Why low company turnover isn’t always a good thing
Whether your organization is huge and sprawling or a lean, mean mom-and-pop operation, you know that turnover brings headaches. There’s the time (and resources) associated with hiring and recruiting to fill roles. There’s also the lost time and manpower as a new employee gets up to speed. So chances are, if you’re reviewing your turnover rate for this past year and you see a low rate, you’re pretty happy. But a low turnover rate may not tell the whole story of your company’s health.
Low turnover shows the status quo, not growth
If you have a low turnover rate, you’re not hemorrhaging employees, and that’s a net positive. But it also means that things aren’t necessarily changing in an upward direction. Is it possible that your employee pool is stagnating a bit? Are people coasting along in their jobs, with the same old perspectives? Are you innovating, or just maintaining?
Turnover often happens as a result of an organization
growing and changing its strategy or culture. If it’s not people leaving because
they’re unhappy or frustrated, but rather because they don’t see themselves
fitting in with the new landscape, that can be a type of “good” turnover. It
means your strategies are reshaping your workforce to meet your updated needs.
Low turnover may mean that this natural shedding isn’t happening, and your
organization just might not be shifting and adapting the way it should be.
Your employer brand might be faltering
You might think employer brand mostly factors into your own recruiting and hiring, but the fact is that it affects how the outside world views your organization–and its employees. Obviously, you’d prefer that your best and brightest not be poached by other companies, but if you’re seeing low turnover, it could be that your workforce just isn’t in high demand elsewhere.
Hesitation and inertia might be at fault
Turnover is a tricky metric when it comes to performance management. It’s tough to see if people are staying because they feel invested and engaged and want to stay, or because your organization is weak or lenient when it comes to letting poor performers go or instituting rigorous standards.
When reviewing your turnover, it’s important to look at why. Are managers identifying and handling performance issues through your standard processes? How are low performers managed? Are managers afraid to refer their low-performing reports for termination because it touches off a too-long, complicated process?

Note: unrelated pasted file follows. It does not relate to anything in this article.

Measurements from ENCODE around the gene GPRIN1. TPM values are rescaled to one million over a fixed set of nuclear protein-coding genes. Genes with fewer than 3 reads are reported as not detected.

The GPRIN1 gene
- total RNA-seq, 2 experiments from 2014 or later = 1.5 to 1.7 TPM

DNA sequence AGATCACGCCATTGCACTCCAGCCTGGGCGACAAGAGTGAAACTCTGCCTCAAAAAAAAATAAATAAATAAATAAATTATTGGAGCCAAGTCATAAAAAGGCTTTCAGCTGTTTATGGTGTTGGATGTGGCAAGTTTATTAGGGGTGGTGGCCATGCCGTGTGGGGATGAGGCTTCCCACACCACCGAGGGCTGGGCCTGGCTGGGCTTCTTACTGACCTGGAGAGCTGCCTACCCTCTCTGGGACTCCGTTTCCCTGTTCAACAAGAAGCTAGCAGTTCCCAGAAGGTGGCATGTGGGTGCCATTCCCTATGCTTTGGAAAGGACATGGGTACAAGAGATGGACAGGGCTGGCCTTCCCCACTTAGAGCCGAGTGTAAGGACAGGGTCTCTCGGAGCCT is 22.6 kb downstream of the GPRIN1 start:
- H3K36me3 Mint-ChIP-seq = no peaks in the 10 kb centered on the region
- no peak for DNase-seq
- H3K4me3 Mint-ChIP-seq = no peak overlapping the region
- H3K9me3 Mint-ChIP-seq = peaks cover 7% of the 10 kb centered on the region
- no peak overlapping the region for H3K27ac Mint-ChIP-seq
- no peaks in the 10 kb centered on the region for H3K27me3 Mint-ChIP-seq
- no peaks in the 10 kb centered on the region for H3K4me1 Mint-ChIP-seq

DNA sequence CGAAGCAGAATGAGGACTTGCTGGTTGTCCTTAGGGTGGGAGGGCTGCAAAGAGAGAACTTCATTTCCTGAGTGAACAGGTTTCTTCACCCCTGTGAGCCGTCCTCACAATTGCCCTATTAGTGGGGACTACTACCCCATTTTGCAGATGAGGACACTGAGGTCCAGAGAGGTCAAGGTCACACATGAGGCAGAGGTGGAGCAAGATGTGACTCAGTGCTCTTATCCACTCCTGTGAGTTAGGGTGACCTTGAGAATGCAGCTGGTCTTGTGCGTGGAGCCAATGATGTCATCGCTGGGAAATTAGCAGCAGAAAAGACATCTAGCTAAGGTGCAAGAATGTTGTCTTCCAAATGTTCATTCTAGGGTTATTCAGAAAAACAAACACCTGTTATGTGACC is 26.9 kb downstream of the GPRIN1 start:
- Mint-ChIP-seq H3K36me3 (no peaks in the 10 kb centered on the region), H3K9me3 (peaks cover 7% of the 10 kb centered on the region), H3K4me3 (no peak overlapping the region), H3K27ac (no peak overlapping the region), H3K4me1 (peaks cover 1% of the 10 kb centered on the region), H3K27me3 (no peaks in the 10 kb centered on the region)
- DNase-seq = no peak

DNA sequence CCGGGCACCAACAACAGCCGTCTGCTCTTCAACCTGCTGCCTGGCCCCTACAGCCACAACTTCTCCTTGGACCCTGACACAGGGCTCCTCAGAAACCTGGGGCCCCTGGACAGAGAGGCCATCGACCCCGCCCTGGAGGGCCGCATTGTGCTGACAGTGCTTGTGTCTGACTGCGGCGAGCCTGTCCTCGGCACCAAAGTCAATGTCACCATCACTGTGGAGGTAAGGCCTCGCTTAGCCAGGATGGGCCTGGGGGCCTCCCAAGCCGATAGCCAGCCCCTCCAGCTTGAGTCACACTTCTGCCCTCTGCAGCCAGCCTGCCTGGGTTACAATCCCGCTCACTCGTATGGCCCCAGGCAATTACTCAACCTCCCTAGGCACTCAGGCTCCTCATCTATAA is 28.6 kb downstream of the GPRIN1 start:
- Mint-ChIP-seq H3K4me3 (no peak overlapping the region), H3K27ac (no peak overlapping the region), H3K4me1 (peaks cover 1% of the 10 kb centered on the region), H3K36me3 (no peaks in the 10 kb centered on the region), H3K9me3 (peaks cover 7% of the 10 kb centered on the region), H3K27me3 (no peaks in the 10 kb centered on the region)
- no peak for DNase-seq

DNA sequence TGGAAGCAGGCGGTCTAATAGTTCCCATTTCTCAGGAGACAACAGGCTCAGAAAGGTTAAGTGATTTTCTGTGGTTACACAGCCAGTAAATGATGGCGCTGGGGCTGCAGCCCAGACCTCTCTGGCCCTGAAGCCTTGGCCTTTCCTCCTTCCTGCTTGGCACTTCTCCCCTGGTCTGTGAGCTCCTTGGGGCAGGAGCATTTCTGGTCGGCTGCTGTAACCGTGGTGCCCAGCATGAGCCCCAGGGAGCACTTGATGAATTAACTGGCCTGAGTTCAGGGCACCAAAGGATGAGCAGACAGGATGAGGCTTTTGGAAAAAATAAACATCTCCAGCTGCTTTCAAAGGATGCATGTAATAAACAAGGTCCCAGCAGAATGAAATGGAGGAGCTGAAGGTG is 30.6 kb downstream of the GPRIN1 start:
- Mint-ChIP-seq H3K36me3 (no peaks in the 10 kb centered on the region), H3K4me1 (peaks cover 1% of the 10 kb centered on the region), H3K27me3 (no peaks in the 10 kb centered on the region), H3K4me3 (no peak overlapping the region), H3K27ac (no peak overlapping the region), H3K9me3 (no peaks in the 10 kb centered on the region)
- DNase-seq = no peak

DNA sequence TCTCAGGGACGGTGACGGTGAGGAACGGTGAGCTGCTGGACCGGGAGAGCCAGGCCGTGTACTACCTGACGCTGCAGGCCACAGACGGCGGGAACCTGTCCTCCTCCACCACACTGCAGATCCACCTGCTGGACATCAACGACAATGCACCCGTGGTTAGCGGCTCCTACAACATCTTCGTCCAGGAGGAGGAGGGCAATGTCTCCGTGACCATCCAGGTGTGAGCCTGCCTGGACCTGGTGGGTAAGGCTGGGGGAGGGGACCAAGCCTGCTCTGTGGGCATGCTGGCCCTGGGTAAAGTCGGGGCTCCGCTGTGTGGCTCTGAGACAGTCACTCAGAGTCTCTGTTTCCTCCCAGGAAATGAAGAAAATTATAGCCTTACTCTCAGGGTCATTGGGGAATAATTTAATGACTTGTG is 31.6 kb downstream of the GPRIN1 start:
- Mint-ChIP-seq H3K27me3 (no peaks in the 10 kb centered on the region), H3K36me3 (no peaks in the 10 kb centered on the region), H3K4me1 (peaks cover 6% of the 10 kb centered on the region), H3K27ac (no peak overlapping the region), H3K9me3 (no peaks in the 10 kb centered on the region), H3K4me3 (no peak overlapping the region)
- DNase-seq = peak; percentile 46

Low turnover limits opportunities for employees
Going back to the status quo aspect of low turnover, keeping people in the same roles can limit their own growth and development opportunities. With so many open positions filled by internal hires, a lack of openings means your current employees may not be moving up. Your turnover rate might not seem bad now, but what happens in a year or two years from now as those same employees grow restless and decide to take their talent elsewhere?
Who’s leaving, and who’s staying?
The other big component of turnover is evaluating who’s coming and going. Did your overall rate stay low while you lost a small number of high performers? If your turnover rate was spread across the company (old and young, experienced and entry-level, high performers and low), there may not be an underlying problem. But if you’re starting to see an exodus among some of your stars, that could be a troubling trend for the future–even if it’s only a handful now.
Knowing who’s leaving and why gives you the perspective
you’ll need to take this year’s stats and lessons into next year, and spot
trends before they become problems for your employee retention.
Low turnover may not be a bad omen for things to come–it could just be a picture of a thriving organization that’s humming along. But taking the time to look more closely at it and understand why the picture looks as it does will help you keep those rates low, or make adjustments as necessary to improve things.
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